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I am performing a Bayesian multivariate regression, and therefore I have to construct the prior and the subsequent posterior.

But the paper that I am using as a reference, uses a "Uninformative prior", and moreover, gives me directly the expression of the posterior.

So what I did, was just drawing from the posterior directly, without considering the prior at all.

A detail of what I meant is this:

A standard uninformative prior here is

$$ p(C, \Sigma) \propto |\Sigma|^{-(n+2)/2} $$

the posterior $p(C, \Sigma^{-1}\mid z)$ is given by

$$ \Sigma^{-1}\mid z \sim \mathrm{Wishart}(T-n-2, S^{-1}) \\ vec(C)\mid \Sigma,z \sim N(vec(\hat C), (X'X)^{-1}) $$

I just draw from the posterior (so the last two expressions).

I didn't understood the meaning of uninformative prior, and if, since it gives me no information, I can "skip it" and use directly the posterior derived from it.

Let me know if my reasoning is correct, or if you can suggest me how to incorporate the prior (how is that distribution defined)?

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By Bayes theorem

$$ \text{posterior} \propto \text{prior} \times \text{likelihood} $$

so posterior combines information that comes from your data (through likelihood) and information that comes from your prior. So there is no posterior without prior. In case of the quote you provided, it provides a closed-form posterior distribution, because it uses the fact that Wishart distribution is a conjugate prior for precision parameter of multivariate normal distribution, so we have a "standalone" closed-form for it.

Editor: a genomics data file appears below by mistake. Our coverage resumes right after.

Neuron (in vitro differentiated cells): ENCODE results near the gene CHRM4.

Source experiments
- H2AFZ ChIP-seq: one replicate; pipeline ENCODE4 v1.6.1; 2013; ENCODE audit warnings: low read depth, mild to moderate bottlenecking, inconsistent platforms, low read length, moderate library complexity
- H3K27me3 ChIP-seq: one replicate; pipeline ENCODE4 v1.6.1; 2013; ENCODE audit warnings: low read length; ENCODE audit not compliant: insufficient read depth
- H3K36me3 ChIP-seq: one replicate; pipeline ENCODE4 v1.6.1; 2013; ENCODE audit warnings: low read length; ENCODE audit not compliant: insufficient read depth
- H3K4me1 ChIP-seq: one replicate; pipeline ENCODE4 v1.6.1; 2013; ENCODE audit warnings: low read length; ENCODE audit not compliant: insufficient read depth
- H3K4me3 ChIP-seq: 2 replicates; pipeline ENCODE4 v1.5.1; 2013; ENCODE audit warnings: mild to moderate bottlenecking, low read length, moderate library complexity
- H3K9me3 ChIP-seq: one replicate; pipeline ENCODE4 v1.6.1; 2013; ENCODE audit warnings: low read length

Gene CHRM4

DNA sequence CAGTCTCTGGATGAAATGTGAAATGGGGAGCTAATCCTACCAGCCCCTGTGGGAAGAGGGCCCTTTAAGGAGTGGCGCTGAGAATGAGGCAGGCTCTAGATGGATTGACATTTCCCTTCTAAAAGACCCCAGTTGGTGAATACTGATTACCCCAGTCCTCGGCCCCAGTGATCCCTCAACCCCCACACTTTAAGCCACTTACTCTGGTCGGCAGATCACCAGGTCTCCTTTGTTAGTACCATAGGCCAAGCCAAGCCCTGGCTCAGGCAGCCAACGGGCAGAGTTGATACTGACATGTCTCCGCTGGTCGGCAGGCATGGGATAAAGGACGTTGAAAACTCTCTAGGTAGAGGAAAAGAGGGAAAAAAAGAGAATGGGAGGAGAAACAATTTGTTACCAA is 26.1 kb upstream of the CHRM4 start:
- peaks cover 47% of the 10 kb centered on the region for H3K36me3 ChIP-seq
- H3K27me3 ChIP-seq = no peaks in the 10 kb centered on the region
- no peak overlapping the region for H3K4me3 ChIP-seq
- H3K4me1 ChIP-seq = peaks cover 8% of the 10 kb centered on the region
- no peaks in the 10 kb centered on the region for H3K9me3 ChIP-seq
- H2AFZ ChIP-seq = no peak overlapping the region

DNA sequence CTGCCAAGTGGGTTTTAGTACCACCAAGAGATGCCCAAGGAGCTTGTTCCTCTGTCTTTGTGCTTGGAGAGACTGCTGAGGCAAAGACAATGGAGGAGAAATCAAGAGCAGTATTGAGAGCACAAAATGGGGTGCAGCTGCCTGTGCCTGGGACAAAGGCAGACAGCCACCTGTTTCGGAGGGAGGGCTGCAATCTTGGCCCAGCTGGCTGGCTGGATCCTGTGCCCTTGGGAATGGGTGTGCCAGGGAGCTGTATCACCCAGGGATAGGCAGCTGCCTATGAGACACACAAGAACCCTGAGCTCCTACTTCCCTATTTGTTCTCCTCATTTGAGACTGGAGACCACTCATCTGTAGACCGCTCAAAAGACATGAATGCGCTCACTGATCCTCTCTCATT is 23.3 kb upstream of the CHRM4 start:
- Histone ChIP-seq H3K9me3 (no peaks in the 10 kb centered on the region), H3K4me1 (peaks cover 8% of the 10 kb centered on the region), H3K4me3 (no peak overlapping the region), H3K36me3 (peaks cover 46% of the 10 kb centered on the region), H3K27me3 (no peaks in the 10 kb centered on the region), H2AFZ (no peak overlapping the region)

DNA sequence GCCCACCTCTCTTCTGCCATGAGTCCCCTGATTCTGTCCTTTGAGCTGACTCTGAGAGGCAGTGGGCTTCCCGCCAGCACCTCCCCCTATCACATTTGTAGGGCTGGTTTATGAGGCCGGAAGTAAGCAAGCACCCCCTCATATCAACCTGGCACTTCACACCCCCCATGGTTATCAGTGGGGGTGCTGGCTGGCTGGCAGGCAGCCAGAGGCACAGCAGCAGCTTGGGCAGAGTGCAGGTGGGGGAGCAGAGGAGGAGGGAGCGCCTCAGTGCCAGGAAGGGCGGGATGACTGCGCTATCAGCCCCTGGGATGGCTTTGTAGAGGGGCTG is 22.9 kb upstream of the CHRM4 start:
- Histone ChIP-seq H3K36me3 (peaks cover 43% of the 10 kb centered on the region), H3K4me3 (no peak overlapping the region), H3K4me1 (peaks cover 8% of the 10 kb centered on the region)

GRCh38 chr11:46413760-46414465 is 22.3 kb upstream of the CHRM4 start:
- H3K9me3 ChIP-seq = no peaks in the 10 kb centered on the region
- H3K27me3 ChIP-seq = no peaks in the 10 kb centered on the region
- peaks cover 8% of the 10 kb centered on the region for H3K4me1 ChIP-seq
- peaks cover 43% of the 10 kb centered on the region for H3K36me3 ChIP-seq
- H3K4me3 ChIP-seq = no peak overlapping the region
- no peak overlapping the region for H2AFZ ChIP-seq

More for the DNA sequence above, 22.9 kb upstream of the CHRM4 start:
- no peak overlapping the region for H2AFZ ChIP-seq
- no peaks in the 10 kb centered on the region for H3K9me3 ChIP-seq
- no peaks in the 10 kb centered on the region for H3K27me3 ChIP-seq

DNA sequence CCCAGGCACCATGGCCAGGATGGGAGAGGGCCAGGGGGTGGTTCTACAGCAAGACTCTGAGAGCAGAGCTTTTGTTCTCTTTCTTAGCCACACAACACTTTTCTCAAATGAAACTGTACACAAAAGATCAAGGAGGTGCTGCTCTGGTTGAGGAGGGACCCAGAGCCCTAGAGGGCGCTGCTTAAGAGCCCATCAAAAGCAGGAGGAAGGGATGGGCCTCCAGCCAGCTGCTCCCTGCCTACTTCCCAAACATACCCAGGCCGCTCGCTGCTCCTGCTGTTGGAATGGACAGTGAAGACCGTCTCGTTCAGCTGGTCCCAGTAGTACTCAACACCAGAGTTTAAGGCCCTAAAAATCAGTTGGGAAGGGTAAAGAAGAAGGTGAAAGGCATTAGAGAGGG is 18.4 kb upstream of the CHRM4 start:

This means that for such model you do not have to sample from the prior distribution to conduct a MCMC simulation, since the posterior is known.

This does not mean that we do not use prior in here, we have already used it. On another hand, if you do not want to use prior, then you should rather use maximum likelihood estimation rather then Bayesian estimation.

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  • $\begingroup$ Exactly, this is exactly what I did. When i mean "not used"i was meaning that it was already incorporated in the posterior, and as a such there was no need to explicitly draw from it, but it was enough to consider directly the posterior to start the MCMC simulation. $\endgroup$ – Dave92 Dec 18 '16 at 20:52
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    $\begingroup$ You don't need to sample, the probability surface is known exactly. $\endgroup$ – Dave Harris Dec 18 '16 at 23:29
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The posterior already incorporates the prior through Bayes rule; that's the whole point of it being a posterior.

"Uninformative" has many different mathematical definitions (see their reference 12 for whatever definition of uninformative prior was used here), but all definitions refer to some sort of broad, vague prior that has minimal influence on the posterior.

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  • $\begingroup$ Ok, apparently I am receiving contrasting answers. What you said was exactly how I interpreted it, so I was drawing directly from the posterior. But since I am getting wrong results maybe is because of that $\endgroup$ – Dave92 Dec 18 '16 at 18:43
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No, you cannot skip it. Uninformative priors contain information and for multivariate regression assure that the sum of the probabilities will be unity. In fact, you cannot use a uniform prior on a multivariate regression with three or more independent variables or the sum of the probabilities of your posterior will not equal one. This is likely the reason that Stein's lemma in Frequentist statistics exists. If you try it and you get lucky, then you will get screwy results that warn you something is wrong. If you get unlucky, the results will not permit you to detect the problems.